Henry Geldzahler

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Last Updated on May 6, 2015, by eNotes Editorial. Word Count: 365

Andy Warhol's films conceal their art exactly as his paintings do. The apparently sloppy and unedited is fascinating. What holds his work together in both media is the absolute control Andy Warhol has over his own sensibility—a sensibility as sweet and tough, as childish and commercial, as innocent and chic, as anything in our culture. Andy Warhol's eight hour Sleep movie must be infuriating to the impatient or the nervous or to those so busy they cannot allow the eye and the mind to adjust to a quieter, flowing sense of time. What appears boring is the elimination of incident, accident, story, sound and the moving camera…. The slightest variation becomes an event, something on which we can focus our attention. As less and less happens on the screen, we become satisfied with almost nothing and find the slightest shift in the body of the sleeper or the least movement of the camera interesting enough. The movie is not so much about sleep as it is about our capacity to see possibilities of an aspect of film carried to its logical conclusion reductio ad absurdum to some, indicating a new awareness to others. Andy Warhol wants to keep his editing to an absolute minimum and allow the camera and the subject to do the work. This of course cannot deny the special qualities of his personality; for it is Andy Warhol that holds the camera and it is through his eyes that we see the scene…. Andy Warhol's film, in which we are constantly aware of the filmic process, sometimes even seeing the frames that end the reels, frames that any sophisticated movie maker would edit out, makes us aware of exactly the limitations and qualities of film itself. A more incident-filled story would draw our attention from the fact that we are seeing a film. Sleep, one of Andy Warhol's first movies, is an indication of what he will soon be able to do: make content-less movies that are exactly filmed still-lifes with the minimum of motion necessary to retain the interested attention of the unprejudiced viewer.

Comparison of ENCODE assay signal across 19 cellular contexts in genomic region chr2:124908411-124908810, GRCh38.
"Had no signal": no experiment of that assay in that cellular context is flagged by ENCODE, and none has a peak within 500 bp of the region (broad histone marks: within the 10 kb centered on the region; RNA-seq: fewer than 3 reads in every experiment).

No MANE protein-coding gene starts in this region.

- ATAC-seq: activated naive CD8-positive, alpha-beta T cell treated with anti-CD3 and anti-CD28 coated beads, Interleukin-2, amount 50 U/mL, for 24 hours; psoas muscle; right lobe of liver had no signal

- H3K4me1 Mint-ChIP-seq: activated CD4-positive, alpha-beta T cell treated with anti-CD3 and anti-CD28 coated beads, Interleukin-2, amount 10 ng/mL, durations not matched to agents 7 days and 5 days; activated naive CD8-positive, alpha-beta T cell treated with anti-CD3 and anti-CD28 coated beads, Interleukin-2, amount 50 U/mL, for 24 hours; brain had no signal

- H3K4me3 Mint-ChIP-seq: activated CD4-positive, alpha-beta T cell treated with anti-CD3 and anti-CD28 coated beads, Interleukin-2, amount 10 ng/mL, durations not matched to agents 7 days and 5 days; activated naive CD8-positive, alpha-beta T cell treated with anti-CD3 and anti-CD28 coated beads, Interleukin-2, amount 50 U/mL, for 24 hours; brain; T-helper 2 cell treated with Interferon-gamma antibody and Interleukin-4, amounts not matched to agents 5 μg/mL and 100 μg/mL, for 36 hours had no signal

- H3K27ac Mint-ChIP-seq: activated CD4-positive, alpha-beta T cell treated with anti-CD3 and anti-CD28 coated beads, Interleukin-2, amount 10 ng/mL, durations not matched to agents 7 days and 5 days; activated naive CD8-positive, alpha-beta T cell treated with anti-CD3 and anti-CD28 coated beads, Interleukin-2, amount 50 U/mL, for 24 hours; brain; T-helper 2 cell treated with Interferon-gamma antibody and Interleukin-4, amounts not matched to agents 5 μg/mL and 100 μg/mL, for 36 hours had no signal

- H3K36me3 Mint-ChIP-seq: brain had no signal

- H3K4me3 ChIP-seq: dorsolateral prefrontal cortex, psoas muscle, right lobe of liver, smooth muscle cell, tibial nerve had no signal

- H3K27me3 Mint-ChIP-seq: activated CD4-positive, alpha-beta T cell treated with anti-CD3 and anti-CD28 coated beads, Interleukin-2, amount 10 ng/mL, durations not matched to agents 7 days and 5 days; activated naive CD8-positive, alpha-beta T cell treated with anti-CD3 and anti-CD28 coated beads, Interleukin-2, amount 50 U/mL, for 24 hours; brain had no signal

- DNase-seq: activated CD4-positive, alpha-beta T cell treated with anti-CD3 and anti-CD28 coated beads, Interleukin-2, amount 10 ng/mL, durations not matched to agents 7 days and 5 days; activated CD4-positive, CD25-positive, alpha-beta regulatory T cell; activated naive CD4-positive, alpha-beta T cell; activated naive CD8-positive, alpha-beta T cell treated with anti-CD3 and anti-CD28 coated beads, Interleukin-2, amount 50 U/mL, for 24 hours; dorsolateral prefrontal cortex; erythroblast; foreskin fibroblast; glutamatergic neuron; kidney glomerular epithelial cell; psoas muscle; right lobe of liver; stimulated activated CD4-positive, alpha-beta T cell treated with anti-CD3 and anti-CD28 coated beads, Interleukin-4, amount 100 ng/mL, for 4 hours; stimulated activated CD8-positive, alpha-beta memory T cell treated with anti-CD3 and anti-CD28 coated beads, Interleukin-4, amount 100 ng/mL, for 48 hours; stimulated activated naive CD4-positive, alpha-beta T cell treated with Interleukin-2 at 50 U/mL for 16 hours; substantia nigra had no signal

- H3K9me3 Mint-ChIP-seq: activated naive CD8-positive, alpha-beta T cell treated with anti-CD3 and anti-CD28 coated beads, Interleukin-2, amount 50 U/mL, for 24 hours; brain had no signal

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Henry Geldzahler, "Some Notes on 'Sleep'," in Film Culture (copyright 1964 by Film Culture), No. 32, Spring, 1964, p. 13.

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